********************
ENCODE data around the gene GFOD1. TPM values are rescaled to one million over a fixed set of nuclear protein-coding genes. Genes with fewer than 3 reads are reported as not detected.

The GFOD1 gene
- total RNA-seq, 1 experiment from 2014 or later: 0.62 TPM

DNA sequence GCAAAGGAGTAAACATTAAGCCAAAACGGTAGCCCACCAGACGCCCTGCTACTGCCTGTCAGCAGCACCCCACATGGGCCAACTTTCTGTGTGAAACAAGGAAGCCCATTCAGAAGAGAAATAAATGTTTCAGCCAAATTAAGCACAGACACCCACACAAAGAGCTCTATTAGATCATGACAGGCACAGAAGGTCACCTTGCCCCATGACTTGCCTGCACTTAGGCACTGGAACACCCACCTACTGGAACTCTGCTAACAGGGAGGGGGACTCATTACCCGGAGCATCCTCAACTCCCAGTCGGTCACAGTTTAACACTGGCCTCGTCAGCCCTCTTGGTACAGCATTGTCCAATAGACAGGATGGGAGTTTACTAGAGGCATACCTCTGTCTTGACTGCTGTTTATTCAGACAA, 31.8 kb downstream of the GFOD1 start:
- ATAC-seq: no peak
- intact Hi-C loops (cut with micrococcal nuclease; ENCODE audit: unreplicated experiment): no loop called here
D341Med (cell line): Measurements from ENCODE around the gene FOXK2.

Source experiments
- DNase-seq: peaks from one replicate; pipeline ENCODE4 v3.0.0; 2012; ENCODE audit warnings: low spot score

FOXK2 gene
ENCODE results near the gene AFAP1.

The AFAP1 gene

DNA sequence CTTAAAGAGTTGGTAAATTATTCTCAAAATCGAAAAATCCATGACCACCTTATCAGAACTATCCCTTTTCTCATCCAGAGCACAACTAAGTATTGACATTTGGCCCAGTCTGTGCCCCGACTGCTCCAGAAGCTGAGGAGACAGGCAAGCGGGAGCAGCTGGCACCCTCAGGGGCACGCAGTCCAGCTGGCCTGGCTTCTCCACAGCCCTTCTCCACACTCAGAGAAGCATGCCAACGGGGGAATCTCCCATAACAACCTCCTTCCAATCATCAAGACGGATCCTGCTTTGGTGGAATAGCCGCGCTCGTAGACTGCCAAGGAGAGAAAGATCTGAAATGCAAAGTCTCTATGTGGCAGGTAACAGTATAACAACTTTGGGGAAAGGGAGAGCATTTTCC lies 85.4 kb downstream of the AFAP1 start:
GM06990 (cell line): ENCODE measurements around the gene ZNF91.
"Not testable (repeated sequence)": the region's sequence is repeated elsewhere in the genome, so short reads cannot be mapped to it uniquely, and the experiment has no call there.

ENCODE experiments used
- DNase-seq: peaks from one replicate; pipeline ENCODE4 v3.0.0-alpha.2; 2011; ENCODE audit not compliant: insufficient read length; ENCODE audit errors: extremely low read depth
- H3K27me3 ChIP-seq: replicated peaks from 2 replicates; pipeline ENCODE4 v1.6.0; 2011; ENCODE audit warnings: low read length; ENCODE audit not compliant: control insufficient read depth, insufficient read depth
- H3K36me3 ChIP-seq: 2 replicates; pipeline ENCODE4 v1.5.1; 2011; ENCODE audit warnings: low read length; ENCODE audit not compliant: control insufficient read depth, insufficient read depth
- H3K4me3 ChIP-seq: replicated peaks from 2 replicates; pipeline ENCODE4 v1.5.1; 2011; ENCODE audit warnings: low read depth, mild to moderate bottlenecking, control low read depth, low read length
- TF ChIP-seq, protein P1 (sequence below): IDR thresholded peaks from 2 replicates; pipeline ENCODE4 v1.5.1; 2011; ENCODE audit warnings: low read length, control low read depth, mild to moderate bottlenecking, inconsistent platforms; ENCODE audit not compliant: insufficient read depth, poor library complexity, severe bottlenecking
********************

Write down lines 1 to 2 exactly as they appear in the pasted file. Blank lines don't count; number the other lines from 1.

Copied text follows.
ENCODE data around the gene GFOD1. TPM values are rescaled to one million over a fixed set of nuclear protein-coding genes. Genes with fewer than 3 reads are reported as not detected.

The GFOD1 gene